How to prevent modern slavery in your network

CHAS’ Alex Minett discusses steps all organisations can take to prevent modern slavery within their networks.

Modern slavery is on the increase. The International Labour Organization (ILO) reports that the Covid-19 pandemic has fuelled a surge in extreme poverty, which is considered a major factor in driving forced labour. Recent UK government statistics reflect this – November 2022 saw the highest number of potential modern slavery victims referred to the Home Office for investigation since its National Referral Mechanism (NRM) began in 2009, which is a 38% increase on the same quarter the previous year.

More worrying is that these figures are likely just the tip of the iceberg. In 2021, 12,727 potential modern slavery victim referrals were made to the NRM by first responders – the police, councils, border force and selected charities authorised to refer. Analysis from the Centre for Social Justice estimates there could be at least 100,000 victims in the UK, with the actual number expected to be even greater.

You could argue that increased victim referrals correlate with better awareness and identification of modern slavery. Yet there’s no disputing the sad reality that the figures still represent the large-scale exploitation of vulnerable people – and everyone has their part to play in seeing it eradicated.

Since 1 April 2023, government departments have been following updated guidance on identifying and managing the risk of modern slavery in their supply chains (PPN 02/23 – Tackling Modern Slavery in Government Supply Chains). This is not just best practice for the government, but helpful guidance for all industry sectors looking to take a proactive approach to prevent modern slavery. Even if requirements are not directly applicable to your own business, it’s likely that you will be working in a supply chain where clients are required to take legislation on modern slavery into account.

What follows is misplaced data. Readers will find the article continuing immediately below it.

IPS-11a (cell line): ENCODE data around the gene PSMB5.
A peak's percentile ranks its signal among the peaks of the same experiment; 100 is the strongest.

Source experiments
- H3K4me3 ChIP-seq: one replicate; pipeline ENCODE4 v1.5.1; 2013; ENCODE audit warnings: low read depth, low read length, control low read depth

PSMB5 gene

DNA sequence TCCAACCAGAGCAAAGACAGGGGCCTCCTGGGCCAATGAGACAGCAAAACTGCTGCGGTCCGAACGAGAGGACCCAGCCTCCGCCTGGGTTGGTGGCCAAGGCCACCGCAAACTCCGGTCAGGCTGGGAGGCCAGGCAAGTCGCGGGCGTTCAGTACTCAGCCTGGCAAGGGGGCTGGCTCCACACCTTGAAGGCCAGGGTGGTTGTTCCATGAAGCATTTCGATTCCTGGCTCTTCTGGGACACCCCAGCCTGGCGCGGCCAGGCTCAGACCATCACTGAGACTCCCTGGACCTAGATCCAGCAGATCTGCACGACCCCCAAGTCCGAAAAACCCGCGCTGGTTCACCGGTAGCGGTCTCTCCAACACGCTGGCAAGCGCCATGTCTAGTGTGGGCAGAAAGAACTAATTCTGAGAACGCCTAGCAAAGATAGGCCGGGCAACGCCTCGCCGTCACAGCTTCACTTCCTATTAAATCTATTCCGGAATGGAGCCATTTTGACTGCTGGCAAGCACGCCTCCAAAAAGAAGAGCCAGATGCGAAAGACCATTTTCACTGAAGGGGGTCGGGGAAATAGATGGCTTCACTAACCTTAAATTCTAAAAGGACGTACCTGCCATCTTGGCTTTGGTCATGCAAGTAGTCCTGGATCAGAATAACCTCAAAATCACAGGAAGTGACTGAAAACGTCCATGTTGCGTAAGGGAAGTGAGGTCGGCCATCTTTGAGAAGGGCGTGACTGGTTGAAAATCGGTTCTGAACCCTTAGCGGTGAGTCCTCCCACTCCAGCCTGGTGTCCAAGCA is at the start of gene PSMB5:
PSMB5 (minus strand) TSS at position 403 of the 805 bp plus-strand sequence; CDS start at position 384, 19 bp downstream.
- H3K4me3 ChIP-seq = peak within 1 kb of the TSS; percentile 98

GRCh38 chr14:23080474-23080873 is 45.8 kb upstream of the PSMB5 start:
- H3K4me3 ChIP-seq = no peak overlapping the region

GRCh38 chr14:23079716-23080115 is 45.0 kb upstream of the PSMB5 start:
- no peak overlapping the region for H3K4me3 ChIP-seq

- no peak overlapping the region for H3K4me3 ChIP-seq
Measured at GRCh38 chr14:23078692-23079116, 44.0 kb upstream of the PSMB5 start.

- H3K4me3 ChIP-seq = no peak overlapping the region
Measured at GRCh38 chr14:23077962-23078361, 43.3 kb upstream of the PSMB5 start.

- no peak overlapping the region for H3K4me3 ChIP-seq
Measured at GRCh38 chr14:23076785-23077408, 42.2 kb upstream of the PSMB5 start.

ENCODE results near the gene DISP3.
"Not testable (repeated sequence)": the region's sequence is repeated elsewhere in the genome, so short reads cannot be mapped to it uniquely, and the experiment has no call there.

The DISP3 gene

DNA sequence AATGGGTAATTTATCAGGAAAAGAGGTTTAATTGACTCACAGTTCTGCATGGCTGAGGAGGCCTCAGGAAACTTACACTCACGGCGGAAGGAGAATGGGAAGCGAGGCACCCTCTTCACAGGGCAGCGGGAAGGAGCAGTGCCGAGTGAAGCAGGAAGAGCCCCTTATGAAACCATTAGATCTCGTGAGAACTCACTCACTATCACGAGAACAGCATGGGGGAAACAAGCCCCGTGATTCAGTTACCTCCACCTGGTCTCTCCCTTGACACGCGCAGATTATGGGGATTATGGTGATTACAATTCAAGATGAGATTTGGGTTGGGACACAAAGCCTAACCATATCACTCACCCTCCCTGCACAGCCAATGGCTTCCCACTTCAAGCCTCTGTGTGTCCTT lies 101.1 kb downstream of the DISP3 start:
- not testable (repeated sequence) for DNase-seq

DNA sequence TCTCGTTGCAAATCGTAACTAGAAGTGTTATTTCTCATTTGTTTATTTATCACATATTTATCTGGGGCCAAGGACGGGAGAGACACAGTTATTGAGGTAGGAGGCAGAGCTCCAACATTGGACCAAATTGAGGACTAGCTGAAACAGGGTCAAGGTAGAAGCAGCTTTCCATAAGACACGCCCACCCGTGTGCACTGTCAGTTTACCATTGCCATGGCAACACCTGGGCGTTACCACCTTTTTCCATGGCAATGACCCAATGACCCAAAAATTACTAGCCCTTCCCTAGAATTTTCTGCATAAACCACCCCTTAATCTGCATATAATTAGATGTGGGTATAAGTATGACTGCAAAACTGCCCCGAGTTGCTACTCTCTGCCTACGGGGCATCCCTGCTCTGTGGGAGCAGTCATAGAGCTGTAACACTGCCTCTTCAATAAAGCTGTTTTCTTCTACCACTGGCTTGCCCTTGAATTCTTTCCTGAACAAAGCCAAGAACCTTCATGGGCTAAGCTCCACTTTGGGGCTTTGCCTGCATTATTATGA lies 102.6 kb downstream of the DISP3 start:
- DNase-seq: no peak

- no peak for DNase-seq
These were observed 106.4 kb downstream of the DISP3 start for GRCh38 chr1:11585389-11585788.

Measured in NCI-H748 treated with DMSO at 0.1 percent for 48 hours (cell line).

What is the law on modern slavery?

The Modern Slavery Act 2015 outlines businesses’ legal responsibility to source goods and services legitimately and ethically. In the UK, any company that meets the four criteria below must publish a slavery and human trafficking statement each financial year. It should set out what steps they have taken to prevent modern slavery in their business and supply chains. If no steps have been taken, the statement must also confirm this. The criteria are:

  • if it is a body corporate or a partnership, wherever incorporated or formed
  • if it carries on a business, or part of a business, in the UK
  • if it supplies goods or services; and
  • if it has an annual turnover of £36m or more.

Eradicating modern slavery isn’t just a problem for big businesses, however. Many contracts and tender documents now include anti-slavery clauses and request compliance with the Act as standard. This means smaller businesses, irrespective of turnover, should be prepared to demonstrate their actions to prevent the risk of modern slavery in their supply chains.

The government guidance can also be helpful for businesses operating in the private sector. It sets out four areas of activity and associated actions: identifying and managing risks in new procurements, assessing existing contracts, taking action when victims of modern slavery are identified, and training.

1 Identifying and managing risks in new procurements